The pōwhiri or pōhiri is a central part of Māori protocol and is a formal Māori welcome to an area where the hosts (tangata whenua) wish to formally greet a group of visitors (manuhiri). It is a ceremony of welcome involving speeches, singing and hongi (pressing of noses).

Powhiri - two concepts for a spiritual journey

The word pōwhiri encapsulates two concepts that are important to Māori.

Po can be translated as a venture into ‘the unknown’ or a new experience, while whiri is derived from whiriwhiri meaning the act or experience of exchanging information and knowledge.

The pōwhiri then signifies two groups coming together, negotiating the terms of their engagement and finishing with guests joining their hosts as one. It is a journey where Gods, heaven and earth are acknowledged, ancestors are remembered and kinship ties are reinforced. It is also when intentions are ascertained, issues are debated and lobbying is carried out.

While pōwhiri may vary according to the occasion and the tribal area, Māori language still guides the pōwhiri.

Powhiri Steps

Basic pōwhiri include the following steps:

  1. Karanga is a unique form of female oratory in which women bring a range of imagery and cultural expression to the first calls of welcome (and response) in the pōwhiri. For the pōwhiri, the kai karanga (female caller) usually stands to the side and slightly to the front of the tangata whenua. After the manuhiri and tangata whenua are seated prepared to listen to the whaikorero.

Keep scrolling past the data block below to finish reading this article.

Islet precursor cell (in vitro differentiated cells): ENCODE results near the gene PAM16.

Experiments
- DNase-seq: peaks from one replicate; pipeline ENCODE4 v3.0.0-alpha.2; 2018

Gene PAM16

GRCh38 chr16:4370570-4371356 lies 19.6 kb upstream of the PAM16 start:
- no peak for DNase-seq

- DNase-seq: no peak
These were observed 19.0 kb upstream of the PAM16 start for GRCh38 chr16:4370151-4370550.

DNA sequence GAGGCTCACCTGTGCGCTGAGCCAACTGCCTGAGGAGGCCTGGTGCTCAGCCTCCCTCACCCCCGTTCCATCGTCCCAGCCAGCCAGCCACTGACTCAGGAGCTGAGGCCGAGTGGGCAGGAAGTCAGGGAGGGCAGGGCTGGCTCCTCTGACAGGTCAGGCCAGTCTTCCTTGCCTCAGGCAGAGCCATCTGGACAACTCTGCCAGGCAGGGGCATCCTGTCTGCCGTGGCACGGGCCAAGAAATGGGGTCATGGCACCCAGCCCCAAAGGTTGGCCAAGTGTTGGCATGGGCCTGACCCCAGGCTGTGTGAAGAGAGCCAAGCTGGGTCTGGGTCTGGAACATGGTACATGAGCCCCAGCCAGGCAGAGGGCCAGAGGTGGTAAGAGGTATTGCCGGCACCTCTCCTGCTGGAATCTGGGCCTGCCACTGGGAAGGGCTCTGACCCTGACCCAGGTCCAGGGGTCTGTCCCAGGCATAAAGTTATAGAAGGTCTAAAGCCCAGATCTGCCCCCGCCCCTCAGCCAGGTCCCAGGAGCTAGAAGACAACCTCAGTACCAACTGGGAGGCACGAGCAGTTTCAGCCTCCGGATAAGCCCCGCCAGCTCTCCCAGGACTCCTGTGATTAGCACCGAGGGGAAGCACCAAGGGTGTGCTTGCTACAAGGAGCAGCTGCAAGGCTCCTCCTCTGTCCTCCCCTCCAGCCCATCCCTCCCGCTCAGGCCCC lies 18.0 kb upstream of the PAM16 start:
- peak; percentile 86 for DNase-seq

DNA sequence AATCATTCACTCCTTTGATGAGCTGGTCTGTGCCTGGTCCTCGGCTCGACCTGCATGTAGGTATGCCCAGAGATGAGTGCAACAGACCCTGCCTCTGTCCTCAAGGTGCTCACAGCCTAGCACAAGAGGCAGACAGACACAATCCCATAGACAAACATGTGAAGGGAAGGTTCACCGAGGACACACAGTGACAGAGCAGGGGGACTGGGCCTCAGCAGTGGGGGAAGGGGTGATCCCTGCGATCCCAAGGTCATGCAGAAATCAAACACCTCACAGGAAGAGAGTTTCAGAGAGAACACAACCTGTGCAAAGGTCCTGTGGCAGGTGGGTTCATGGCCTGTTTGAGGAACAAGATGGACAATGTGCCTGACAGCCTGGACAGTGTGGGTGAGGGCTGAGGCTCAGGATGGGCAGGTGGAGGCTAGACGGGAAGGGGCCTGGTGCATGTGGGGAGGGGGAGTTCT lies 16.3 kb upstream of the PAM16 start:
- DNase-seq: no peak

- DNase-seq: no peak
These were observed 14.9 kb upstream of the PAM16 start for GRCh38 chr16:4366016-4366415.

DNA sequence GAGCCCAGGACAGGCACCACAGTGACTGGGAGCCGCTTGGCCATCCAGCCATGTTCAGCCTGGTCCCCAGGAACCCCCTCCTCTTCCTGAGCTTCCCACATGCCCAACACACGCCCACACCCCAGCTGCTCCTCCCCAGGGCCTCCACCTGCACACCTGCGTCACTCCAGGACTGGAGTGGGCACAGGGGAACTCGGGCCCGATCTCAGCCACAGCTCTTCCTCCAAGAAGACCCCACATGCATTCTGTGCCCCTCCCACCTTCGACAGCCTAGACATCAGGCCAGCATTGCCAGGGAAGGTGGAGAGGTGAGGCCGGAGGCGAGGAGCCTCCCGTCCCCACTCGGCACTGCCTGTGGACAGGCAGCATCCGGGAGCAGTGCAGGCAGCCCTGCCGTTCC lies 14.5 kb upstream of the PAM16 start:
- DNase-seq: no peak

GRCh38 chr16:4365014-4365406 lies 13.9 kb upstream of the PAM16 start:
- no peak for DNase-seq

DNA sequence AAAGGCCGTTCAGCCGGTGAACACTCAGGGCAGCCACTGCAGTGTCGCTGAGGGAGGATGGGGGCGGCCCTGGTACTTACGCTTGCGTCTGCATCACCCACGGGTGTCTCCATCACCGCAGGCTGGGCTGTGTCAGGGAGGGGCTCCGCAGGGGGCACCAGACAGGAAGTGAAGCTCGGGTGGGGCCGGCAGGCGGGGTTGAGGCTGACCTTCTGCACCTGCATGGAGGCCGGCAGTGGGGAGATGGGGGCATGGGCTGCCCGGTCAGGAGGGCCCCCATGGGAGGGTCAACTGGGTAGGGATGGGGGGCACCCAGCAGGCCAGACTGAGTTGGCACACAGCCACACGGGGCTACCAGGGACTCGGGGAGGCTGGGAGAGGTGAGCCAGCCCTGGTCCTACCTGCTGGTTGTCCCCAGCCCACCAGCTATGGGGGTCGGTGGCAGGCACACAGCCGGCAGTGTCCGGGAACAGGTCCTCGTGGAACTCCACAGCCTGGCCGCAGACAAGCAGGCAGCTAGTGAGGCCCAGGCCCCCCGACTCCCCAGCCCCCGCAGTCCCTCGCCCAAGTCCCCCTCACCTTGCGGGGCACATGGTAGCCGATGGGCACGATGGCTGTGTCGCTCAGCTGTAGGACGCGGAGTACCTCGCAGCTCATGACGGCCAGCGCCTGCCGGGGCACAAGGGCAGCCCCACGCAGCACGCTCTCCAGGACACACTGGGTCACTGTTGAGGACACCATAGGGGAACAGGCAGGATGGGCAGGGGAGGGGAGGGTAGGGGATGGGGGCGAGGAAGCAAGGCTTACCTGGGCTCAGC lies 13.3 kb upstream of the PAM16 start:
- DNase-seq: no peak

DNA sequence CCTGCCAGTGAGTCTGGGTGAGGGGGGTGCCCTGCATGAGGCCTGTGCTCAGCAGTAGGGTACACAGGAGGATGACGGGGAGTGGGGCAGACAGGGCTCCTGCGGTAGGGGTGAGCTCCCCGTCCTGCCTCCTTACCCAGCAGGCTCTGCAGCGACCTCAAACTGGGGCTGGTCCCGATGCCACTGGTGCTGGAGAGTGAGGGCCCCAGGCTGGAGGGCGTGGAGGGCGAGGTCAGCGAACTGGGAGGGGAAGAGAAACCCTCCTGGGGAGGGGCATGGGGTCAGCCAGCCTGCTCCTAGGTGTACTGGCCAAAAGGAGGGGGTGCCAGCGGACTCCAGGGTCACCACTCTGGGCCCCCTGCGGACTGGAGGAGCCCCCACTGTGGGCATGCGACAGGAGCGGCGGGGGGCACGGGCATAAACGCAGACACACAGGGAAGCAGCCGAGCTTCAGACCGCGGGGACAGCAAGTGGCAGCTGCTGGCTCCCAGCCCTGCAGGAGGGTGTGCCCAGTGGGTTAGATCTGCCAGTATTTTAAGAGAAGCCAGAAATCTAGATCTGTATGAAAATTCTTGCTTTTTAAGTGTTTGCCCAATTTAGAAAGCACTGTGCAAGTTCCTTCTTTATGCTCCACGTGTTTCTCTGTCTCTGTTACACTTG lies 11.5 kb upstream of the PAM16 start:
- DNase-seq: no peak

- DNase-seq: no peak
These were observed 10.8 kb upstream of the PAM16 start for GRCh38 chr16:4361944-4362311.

2. Whaikorero or formal speech making follows the karanga. Some of the best Māori language orations are given during pōwhiri when skilled speakers craft the language into a series of verbal images. The protocols for whaikōrero during pōwhiri are determined by the kawa (practices) of the marae or local tribe if the pōwhiri is not held on a marae.
  3. Waiata or a song is sung after each whaikōrero by the group the orator represents. It is common to hear traditional waiata during pōwhiri.

  4. Koha – a gift, generally an envelope of money, is laid on the ground by the last speaker for the manuhiri (visitors). A local kuia (female elder) may karanga as an expression of thanks. A male from the tangata whenua will pick up the koha.
  5. Hongi – the pressing of noses signifies the joining together of tangata whenua and manuhiri. Tangata whenua invite the manuhiri to come forward to shake hands (hariru) and hongi. The ceremonial tapu (sacred separation) is lifted when tangata whenua and manuhiri make physical contact through hongi or hariru.
  6. Hākari – a meal is then shared. This usually signifies the end of the pōwhiri.